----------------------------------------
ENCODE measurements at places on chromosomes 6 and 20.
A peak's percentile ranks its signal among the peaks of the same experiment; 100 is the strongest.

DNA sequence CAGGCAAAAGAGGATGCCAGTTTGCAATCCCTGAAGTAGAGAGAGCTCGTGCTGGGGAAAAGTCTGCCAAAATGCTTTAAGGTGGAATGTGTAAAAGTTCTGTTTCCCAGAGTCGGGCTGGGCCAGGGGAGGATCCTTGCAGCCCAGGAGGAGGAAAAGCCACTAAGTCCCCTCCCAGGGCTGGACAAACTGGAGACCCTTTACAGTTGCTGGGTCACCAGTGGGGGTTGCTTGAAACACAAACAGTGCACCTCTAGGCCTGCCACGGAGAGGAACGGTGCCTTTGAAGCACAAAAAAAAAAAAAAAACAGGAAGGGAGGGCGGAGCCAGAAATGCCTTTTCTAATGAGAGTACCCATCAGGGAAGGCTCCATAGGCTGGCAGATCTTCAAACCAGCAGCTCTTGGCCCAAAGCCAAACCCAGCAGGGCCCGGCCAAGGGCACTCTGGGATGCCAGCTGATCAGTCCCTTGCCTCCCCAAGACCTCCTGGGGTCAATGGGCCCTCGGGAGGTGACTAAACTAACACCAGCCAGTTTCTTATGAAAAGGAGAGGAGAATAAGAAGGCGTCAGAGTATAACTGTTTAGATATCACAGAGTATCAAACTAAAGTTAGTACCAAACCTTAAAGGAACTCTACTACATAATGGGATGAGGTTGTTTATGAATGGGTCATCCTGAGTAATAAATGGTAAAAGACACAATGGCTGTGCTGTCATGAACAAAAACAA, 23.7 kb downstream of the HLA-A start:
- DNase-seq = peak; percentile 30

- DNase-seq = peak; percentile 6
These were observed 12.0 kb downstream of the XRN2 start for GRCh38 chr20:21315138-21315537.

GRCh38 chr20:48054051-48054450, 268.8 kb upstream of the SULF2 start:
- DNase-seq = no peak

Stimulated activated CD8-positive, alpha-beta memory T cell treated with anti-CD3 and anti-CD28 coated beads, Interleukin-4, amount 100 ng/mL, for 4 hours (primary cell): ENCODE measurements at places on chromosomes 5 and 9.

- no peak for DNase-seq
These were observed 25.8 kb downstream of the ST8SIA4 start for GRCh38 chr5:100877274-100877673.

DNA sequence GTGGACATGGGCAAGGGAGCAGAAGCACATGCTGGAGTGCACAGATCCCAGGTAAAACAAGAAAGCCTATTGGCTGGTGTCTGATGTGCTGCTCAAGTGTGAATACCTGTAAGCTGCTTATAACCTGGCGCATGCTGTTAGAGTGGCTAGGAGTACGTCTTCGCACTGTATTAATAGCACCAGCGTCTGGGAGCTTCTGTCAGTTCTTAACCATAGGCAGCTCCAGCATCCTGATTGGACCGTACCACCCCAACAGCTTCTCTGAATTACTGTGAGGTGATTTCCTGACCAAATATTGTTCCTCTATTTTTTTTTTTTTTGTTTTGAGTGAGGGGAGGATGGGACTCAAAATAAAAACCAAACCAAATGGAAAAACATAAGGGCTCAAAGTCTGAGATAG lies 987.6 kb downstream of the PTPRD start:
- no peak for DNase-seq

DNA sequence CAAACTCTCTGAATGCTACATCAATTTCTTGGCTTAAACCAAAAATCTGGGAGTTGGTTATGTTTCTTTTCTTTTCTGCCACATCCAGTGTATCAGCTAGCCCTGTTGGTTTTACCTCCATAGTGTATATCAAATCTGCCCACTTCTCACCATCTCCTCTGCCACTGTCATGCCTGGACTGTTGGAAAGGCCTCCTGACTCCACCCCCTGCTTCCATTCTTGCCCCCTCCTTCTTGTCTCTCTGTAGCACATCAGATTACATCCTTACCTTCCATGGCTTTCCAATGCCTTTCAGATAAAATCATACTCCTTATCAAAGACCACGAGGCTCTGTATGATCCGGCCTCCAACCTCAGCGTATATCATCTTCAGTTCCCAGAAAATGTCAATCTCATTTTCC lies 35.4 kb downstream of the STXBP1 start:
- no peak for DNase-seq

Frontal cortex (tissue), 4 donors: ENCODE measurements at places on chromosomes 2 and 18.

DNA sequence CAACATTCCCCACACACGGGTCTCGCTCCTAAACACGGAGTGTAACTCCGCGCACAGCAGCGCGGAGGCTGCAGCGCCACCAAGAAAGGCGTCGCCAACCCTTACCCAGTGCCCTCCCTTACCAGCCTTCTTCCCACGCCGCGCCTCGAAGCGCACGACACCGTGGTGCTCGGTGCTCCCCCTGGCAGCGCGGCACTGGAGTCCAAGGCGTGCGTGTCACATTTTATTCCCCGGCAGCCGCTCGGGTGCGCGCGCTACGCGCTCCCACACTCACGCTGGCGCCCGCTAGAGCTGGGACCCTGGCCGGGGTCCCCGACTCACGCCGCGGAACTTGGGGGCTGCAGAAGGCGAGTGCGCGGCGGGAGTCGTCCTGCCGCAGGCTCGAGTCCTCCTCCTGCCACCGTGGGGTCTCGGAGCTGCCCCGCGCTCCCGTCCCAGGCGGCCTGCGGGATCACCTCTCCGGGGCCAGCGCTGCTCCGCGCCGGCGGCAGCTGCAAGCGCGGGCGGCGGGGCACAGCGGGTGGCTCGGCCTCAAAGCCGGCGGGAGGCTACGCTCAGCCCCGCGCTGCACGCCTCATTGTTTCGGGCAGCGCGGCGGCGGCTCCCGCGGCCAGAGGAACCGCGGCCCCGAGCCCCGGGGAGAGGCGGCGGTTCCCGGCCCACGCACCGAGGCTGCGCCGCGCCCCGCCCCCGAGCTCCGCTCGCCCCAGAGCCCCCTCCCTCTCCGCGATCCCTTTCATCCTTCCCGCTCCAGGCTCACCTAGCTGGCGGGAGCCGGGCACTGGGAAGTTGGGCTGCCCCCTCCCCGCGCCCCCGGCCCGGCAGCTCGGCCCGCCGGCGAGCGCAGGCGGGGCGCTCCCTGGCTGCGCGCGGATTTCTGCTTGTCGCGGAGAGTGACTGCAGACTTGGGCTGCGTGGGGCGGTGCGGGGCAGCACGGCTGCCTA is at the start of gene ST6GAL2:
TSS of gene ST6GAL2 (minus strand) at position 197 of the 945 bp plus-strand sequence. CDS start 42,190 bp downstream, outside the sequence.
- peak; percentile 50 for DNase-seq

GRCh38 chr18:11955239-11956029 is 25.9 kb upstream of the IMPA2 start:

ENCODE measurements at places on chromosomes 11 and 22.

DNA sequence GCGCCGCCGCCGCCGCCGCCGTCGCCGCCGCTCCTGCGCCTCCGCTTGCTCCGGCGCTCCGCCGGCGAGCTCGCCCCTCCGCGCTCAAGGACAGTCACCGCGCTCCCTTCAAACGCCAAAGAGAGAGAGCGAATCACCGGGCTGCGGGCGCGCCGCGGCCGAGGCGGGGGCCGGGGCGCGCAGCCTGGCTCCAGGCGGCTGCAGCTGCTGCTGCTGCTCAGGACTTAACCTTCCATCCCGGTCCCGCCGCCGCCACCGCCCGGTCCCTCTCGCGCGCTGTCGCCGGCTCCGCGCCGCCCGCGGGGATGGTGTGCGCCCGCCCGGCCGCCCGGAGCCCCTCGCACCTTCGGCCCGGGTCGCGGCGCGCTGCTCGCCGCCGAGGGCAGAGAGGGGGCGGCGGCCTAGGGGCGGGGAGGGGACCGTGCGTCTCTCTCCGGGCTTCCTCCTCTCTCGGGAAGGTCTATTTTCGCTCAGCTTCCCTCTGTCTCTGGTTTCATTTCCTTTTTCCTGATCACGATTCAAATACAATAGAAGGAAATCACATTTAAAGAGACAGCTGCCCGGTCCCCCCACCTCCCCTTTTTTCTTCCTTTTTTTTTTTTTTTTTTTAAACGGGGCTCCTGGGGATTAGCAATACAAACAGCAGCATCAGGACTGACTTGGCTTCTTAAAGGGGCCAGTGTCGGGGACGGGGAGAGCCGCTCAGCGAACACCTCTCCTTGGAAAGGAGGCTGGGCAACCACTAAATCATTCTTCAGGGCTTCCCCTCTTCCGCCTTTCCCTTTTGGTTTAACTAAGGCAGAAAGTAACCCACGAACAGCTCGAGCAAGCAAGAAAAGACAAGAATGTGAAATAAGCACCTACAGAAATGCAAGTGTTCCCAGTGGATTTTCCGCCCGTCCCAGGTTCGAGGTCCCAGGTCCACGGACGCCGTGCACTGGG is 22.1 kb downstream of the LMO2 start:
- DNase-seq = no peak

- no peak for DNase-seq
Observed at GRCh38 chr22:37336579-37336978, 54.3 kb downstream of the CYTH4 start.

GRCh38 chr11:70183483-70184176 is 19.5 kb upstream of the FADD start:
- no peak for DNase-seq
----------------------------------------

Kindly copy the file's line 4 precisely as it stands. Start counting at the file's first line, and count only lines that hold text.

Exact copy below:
- DNase-seq = peak; percentile 30